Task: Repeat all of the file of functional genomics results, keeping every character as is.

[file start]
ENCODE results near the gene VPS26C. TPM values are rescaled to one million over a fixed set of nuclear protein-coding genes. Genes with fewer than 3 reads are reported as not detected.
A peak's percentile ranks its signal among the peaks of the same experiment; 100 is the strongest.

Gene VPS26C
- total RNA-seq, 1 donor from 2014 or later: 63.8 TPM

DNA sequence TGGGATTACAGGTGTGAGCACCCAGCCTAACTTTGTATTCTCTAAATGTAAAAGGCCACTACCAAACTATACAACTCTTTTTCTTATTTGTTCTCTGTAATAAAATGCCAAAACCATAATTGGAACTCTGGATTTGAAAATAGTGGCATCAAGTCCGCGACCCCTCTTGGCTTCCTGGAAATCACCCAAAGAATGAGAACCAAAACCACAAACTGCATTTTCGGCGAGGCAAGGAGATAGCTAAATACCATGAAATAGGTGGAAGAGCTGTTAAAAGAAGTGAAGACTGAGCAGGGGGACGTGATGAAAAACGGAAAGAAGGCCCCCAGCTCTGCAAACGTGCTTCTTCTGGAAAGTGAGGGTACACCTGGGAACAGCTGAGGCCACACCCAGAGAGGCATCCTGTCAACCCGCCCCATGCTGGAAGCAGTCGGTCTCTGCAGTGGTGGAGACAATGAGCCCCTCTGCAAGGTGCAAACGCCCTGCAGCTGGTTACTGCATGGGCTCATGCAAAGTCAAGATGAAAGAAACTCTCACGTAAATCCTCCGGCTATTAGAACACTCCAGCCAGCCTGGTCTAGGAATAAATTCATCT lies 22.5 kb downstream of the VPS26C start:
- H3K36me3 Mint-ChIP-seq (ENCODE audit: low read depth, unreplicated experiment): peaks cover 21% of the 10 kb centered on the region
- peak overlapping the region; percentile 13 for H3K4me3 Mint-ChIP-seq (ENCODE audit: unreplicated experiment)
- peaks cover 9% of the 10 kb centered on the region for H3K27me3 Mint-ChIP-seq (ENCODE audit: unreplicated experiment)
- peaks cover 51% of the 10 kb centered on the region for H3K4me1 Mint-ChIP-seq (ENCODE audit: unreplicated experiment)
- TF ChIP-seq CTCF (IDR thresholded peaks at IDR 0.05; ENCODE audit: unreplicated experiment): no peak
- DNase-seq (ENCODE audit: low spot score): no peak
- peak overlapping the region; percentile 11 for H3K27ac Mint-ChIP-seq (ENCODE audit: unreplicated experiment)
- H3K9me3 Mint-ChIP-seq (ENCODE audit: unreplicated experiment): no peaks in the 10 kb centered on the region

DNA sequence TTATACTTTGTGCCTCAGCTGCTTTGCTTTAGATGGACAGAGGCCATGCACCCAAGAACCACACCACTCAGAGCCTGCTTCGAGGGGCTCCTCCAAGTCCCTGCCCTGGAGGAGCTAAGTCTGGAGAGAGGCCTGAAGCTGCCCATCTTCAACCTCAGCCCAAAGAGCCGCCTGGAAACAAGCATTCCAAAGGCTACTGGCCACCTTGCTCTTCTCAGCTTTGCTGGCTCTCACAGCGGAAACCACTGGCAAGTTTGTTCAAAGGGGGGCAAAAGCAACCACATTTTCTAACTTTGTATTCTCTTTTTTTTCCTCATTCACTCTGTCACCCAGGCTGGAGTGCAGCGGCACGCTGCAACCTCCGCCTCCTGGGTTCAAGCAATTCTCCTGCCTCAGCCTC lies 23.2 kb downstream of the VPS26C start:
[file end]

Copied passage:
ENCODE results near the gene VPS26C. TPM values are rescaled to one million over a fixed set of nuclear protein-coding genes. Genes with fewer than 3 reads are reported as not detected.
A peak's percentile ranks its signal among the peaks of the same experiment; 100 is the strongest.

Gene VPS26C
- total RNA-seq, 1 donor from 2014 or later: 63.8 TPM

DNA sequence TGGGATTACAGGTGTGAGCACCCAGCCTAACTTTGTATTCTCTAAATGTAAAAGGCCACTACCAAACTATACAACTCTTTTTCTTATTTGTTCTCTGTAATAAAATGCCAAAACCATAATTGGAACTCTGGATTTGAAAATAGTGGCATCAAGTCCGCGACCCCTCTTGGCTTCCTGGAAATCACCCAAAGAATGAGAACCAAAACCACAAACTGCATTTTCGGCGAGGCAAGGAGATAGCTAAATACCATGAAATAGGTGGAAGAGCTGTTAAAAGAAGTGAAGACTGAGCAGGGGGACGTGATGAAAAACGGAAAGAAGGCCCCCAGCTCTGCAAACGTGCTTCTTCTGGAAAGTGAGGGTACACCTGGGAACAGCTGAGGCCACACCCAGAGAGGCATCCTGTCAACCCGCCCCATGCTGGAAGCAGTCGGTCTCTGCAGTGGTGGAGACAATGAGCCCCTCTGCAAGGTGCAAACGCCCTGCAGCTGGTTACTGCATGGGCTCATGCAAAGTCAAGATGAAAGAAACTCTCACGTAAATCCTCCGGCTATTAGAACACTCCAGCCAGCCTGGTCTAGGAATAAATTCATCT lies 22.5 kb downstream of the VPS26C start:
- H3K36me3 Mint-ChIP-seq (ENCODE audit: low read depth, unreplicated experiment): peaks cover 21% of the 10 kb centered on the region
- peak overlapping the region; percentile 13 for H3K4me3 Mint-ChIP-seq (ENCODE audit: unreplicated experiment)
- peaks cover 9% of the 10 kb centered on the region for H3K27me3 Mint-ChIP-seq (ENCODE audit: unreplicated experiment)
- peaks cover 51% of the 10 kb centered on the region for H3K4me1 Mint-ChIP-seq (ENCODE audit: unreplicated experiment)
- TF ChIP-seq CTCF (IDR thresholded peaks at IDR 0.05; ENCODE audit: unreplicated experiment): no peak
- DNase-seq (ENCODE audit: low spot score): no peak
- peak overlapping the region; percentile 11 for H3K27ac Mint-ChIP-seq (ENCODE audit: unreplicated experiment)
- H3K9me3 Mint-ChIP-seq (ENCODE audit: unreplicated experiment): no peaks in the 10 kb centered on the region

DNA sequence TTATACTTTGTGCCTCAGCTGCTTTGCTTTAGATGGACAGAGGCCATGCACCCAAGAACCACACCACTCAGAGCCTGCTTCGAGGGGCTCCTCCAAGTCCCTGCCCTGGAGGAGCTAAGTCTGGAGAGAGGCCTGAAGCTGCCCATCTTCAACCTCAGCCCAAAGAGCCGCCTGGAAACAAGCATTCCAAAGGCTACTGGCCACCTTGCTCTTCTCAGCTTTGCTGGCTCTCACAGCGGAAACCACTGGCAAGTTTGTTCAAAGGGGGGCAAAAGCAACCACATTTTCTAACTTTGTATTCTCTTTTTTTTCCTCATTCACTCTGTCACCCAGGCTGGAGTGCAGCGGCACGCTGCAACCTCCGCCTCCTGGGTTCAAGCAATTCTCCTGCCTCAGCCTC lies 23.2 kb downstream of the VPS26C start: